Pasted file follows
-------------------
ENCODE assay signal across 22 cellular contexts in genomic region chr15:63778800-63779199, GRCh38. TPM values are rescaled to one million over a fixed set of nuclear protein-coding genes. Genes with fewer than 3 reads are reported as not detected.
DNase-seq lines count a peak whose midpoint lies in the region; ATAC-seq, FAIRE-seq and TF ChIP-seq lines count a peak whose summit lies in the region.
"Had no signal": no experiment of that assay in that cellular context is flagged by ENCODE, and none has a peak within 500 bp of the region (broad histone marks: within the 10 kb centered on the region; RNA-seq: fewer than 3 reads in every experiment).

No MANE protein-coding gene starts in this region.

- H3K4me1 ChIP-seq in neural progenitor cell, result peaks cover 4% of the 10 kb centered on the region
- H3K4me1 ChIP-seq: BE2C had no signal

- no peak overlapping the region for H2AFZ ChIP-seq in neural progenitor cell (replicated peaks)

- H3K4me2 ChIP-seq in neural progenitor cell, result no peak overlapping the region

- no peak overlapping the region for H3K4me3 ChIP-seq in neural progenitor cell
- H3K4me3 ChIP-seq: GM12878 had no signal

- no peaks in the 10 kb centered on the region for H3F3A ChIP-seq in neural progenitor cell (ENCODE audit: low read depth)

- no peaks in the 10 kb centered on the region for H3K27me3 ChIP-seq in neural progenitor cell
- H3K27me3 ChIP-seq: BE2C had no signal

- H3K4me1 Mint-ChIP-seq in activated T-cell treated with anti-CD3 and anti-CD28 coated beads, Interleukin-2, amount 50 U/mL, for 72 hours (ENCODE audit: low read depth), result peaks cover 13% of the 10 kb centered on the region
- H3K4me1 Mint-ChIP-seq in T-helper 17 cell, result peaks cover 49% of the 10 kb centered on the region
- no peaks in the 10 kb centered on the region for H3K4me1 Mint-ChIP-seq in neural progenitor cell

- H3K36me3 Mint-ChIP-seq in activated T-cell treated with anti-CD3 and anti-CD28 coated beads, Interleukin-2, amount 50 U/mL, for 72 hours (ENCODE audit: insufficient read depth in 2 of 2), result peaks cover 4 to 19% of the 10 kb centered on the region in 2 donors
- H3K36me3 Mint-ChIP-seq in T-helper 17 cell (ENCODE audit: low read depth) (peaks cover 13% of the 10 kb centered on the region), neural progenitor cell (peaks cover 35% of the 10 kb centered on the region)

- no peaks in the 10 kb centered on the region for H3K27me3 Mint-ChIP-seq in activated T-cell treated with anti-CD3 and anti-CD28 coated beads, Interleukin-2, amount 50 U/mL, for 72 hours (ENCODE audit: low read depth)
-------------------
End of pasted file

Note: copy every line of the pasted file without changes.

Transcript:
ENCODE assay signal across 22 cellular contexts in genomic region chr15:63778800-63779199, GRCh38. TPM values are rescaled to one million over a fixed set of nuclear protein-coding genes. Genes with fewer than 3 reads are reported as not detected.
DNase-seq lines count a peak whose midpoint lies in the region; ATAC-seq, FAIRE-seq and TF ChIP-seq lines count a peak whose summit lies in the region.
"Had no signal": no experiment of that assay in that cellular context is flagged by ENCODE, and none has a peak within 500 bp of the region (broad histone marks: within the 10 kb centered on the region; RNA-seq: fewer than 3 reads in every experiment).

No MANE protein-coding gene starts in this region.

- H3K4me1 ChIP-seq in neural progenitor cell, result peaks cover 4% of the 10 kb centered on the region
- H3K4me1 ChIP-seq: BE2C had no signal

- no peak overlapping the region for H2AFZ ChIP-seq in neural progenitor cell (replicated peaks)

- H3K4me2 ChIP-seq in neural progenitor cell, result no peak overlapping the region

- no peak overlapping the region for H3K4me3 ChIP-seq in neural progenitor cell
- H3K4me3 ChIP-seq: GM12878 had no signal

- no peaks in the 10 kb centered on the region for H3F3A ChIP-seq in neural progenitor cell (ENCODE audit: low read depth)

- no peaks in the 10 kb centered on the region for H3K27me3 ChIP-seq in neural progenitor cell
- H3K27me3 ChIP-seq: BE2C had no signal

- H3K4me1 Mint-ChIP-seq in activated T-cell treated with anti-CD3 and anti-CD28 coated beads, Interleukin-2, amount 50 U/mL, for 72 hours (ENCODE audit: low read depth), result peaks cover 13% of the 10 kb centered on the region
- H3K4me1 Mint-ChIP-seq in T-helper 17 cell, result peaks cover 49% of the 10 kb centered on the region
- no peaks in the 10 kb centered on the region for H3K4me1 Mint-ChIP-seq in neural progenitor cell

- H3K36me3 Mint-ChIP-seq in activated T-cell treated with anti-CD3 and anti-CD28 coated beads, Interleukin-2, amount 50 U/mL, for 72 hours (ENCODE audit: insufficient read depth in 2 of 2), result peaks cover 4 to 19% of the 10 kb centered on the region in 2 donors
- H3K36me3 Mint-ChIP-seq in T-helper 17 cell (ENCODE audit: low read depth) (peaks cover 13% of the 10 kb centered on the region), neural progenitor cell (peaks cover 35% of the 10 kb centered on the region)

- no peaks in the 10 kb centered on the region for H3K27me3 Mint-ChIP-seq in activated T-cell treated with anti-CD3 and anti-CD28 coated beads, Interleukin-2, amount 50 U/mL, for 72 hours (ENCODE audit: low read depth)